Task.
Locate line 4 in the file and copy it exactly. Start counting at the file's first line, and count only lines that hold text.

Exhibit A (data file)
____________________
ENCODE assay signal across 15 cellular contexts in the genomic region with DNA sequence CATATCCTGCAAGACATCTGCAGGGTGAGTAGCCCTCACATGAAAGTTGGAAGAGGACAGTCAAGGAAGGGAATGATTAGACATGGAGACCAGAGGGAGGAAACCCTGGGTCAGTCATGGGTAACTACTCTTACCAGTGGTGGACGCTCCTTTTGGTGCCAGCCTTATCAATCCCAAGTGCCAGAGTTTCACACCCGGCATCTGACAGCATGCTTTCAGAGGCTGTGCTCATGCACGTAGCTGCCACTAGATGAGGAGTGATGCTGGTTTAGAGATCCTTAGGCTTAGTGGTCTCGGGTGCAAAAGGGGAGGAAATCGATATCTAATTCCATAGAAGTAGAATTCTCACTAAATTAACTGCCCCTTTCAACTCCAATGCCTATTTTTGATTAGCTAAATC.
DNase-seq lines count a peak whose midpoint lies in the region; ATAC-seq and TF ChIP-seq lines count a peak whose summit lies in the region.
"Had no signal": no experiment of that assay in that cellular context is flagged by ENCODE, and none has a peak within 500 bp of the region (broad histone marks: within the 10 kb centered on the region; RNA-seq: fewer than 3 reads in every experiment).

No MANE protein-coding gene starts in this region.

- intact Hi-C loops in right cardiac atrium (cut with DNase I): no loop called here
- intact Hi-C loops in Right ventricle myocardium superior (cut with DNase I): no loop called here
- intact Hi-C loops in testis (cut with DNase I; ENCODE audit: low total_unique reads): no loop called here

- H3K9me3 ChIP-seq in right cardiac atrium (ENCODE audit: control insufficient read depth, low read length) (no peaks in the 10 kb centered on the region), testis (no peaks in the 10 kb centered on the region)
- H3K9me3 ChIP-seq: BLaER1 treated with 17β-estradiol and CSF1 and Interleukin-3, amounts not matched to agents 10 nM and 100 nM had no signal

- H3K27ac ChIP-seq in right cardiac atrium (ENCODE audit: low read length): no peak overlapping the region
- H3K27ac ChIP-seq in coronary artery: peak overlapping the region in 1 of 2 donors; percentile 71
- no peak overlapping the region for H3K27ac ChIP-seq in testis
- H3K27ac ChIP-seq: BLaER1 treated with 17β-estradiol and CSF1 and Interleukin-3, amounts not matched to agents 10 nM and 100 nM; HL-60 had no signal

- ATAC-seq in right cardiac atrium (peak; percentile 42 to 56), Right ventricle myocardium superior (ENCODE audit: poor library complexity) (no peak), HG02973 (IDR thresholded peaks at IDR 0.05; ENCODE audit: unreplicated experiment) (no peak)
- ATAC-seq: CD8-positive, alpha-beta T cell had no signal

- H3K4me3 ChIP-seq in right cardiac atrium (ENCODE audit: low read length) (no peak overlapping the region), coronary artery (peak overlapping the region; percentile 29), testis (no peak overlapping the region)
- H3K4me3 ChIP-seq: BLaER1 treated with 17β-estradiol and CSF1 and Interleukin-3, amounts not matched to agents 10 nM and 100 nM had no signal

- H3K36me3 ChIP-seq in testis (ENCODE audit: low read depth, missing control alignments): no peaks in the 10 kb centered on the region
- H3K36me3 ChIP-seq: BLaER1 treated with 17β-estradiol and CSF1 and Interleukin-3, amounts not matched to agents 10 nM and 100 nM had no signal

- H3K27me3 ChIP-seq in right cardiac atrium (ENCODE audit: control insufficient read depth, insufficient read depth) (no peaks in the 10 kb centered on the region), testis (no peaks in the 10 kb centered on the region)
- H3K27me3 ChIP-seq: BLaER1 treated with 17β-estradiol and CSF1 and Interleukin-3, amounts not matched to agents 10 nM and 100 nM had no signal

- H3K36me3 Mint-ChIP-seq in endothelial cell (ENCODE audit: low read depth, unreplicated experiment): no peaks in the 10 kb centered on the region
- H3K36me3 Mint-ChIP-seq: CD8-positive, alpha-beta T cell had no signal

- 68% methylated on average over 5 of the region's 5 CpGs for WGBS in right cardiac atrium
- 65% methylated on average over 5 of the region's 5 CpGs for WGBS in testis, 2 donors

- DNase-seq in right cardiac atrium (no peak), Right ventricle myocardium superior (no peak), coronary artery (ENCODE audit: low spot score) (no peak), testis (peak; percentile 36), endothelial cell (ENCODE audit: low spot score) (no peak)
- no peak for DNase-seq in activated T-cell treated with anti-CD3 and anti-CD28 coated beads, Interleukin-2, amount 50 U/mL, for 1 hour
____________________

No MANE protein-coding gene starts in this region.